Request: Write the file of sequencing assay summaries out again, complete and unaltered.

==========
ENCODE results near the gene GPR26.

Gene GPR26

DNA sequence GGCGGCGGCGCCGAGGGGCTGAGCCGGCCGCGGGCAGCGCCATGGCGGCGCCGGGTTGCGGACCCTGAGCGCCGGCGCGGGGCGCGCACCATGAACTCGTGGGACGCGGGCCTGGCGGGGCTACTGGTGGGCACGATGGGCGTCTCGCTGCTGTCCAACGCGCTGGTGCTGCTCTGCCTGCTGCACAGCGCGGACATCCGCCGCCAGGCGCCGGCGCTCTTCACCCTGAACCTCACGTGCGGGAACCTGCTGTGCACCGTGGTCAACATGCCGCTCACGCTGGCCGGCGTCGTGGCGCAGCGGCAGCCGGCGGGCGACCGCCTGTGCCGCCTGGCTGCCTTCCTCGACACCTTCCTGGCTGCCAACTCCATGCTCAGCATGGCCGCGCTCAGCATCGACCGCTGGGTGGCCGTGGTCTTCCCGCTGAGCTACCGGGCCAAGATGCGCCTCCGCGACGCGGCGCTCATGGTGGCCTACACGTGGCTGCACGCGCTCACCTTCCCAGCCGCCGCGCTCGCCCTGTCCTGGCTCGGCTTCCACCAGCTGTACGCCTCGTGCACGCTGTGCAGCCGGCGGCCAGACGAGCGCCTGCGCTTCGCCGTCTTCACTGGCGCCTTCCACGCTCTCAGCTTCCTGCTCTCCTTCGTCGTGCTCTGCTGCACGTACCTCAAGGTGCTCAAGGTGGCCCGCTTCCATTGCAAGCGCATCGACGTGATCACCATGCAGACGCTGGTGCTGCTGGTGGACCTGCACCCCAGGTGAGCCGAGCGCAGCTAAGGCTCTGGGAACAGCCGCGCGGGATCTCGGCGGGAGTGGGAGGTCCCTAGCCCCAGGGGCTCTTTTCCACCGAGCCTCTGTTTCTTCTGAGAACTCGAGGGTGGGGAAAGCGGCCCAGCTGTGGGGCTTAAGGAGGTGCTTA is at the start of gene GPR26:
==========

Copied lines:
ENCODE results near the gene GPR26.

Gene GPR26

DNA sequence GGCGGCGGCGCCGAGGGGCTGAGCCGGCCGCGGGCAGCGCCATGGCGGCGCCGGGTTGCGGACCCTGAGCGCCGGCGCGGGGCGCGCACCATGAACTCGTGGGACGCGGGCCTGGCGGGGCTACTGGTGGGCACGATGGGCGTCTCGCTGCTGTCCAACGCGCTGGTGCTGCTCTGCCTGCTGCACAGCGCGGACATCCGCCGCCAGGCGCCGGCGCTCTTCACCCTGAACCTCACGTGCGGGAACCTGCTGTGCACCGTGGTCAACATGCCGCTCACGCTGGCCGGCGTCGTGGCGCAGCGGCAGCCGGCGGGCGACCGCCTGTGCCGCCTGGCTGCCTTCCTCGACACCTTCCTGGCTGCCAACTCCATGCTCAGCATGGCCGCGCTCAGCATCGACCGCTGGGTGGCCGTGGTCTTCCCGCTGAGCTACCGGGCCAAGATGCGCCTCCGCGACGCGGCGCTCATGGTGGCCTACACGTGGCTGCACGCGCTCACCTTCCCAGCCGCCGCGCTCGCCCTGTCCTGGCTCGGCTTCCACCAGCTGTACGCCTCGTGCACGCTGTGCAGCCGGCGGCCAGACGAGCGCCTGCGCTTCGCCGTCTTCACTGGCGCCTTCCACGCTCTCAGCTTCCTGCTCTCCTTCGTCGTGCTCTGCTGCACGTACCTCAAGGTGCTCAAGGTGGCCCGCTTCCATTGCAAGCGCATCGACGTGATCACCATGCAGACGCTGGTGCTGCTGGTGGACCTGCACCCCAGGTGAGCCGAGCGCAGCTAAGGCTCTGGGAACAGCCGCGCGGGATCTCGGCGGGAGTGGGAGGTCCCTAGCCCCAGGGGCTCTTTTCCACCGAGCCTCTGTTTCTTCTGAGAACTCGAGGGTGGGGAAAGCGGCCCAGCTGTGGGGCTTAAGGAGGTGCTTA is at the start of gene GPR26: